You come into my home unbidden, unnerving me, and although I am wary I silence my tongue; today your subdued air of submission gives me unusual trust in you. I don’t want to shun you, my unravelled daughter, though my love seems redundant and unkindly used. Your cuts and your bruises are ugly and telling, starvation and pallor are are hard to ignore. Your fingers are busily seaching for something; plucking at something inside your bag.
And now you are urging for news of your brother, a worrying subject, for one so unwell. I have nothing but good news, which shouldn’t unhinge you, but unhealthy thoughts could worry your skull. I plunge the memory of our last discussion under my consciousness, as must be done.
He stepped out of prison anxious and wary, clad in mis-matched minimal garb, because everything he had been wearing on entry was already filthy and ripped and marred. His feelings were mixed as he breathed semi-freedom next to his case-worker as they walked to the car, because under the fear of a failure at freedom, was excitement at the thought of healing the scars.
(I subversively watch you from under my lashes, and see my reluctance was undeserved. Without reserve you absorb every morsel; your thirst for knowledge is undisguised. But still unremitting your fingers keep picking, plucking at something inside your bag.)
When he arrived at the re-hab the staff and residents all reached out a welcoming hand. He was overwhelmed by the unfamiliar and the push and the pull of emotions within. But he felt that this friendly regime would help him to fit into a new routine. He was longing to see his sisters and nephews and looked forward to chaperoned trips here and there. We took him fresh jeans and clean new tee shirts the day that he moved in. It was clear to see that he was intending to be a responsible brother and son, and to heal all the pain his wayward ways had brought to his family.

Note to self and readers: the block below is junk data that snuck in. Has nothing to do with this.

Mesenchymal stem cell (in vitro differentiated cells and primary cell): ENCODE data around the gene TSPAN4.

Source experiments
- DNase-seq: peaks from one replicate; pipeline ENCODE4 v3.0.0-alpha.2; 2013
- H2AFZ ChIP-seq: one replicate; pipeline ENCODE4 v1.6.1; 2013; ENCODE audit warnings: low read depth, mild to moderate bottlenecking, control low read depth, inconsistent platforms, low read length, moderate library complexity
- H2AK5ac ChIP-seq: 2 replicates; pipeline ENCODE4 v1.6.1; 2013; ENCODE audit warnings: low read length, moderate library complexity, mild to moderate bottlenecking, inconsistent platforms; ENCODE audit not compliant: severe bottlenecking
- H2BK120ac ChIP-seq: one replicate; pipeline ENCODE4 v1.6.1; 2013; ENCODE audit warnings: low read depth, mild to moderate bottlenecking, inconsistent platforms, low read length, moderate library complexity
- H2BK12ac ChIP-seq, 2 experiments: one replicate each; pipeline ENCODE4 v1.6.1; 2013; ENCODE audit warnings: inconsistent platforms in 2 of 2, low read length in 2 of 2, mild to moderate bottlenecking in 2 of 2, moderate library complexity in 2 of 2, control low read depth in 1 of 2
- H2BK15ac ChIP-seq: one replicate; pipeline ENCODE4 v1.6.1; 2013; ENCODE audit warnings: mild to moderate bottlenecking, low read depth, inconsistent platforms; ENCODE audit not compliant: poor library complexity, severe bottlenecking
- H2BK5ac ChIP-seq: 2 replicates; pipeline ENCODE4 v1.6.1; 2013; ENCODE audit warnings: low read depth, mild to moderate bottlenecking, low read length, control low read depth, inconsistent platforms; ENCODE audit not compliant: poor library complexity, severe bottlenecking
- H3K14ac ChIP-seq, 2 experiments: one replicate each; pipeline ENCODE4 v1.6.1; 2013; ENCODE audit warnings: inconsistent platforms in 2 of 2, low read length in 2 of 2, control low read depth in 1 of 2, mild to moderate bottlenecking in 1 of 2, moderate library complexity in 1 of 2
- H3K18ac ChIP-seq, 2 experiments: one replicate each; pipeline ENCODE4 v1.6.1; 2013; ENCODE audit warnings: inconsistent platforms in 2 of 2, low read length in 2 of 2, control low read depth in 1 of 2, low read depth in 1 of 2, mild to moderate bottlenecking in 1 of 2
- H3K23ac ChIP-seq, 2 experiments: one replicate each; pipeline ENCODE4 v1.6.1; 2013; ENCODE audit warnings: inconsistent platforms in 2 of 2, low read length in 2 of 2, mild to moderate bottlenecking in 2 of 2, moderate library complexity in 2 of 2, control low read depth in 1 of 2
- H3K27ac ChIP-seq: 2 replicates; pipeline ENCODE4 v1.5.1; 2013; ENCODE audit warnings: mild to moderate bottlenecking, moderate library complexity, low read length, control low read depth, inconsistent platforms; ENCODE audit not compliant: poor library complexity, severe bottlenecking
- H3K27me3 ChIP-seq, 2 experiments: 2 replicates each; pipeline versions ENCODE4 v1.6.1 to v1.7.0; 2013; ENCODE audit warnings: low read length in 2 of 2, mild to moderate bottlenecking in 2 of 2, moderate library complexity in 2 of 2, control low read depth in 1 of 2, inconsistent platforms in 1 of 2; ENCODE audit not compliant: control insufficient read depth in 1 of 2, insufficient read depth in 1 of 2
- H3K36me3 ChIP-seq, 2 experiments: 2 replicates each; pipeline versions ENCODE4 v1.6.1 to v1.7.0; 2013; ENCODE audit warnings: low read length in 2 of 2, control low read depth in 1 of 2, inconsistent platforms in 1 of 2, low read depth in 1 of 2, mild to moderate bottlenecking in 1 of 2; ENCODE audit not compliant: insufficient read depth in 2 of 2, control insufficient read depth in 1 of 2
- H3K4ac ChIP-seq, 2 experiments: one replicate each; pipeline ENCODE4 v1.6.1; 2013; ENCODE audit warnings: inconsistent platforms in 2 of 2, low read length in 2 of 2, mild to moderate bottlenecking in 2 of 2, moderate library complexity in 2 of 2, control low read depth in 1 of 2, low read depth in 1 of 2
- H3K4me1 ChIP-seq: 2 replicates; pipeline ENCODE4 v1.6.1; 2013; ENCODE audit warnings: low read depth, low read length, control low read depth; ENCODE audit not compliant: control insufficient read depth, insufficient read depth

I see you’ve stopped listening, and it’s hard to think clearly when your eyes only see your hidden fingers, picking at something inside your bag.
I conclude my chat by re-asserting how pleased I am about how well he seems. I assure you of his desire to see you, and promise we’ll visit him next weekend.
And although your fingers still pluck and worry at whatever is lurking inside your bag, I feel that you needed some news of your brother, and maybe his influence will help you get clean.
When you leave me your fingers are still busy picking – picking and plucking – fiddling with something deep in your bag.
Written in February 2015
© Jane Paterson Basil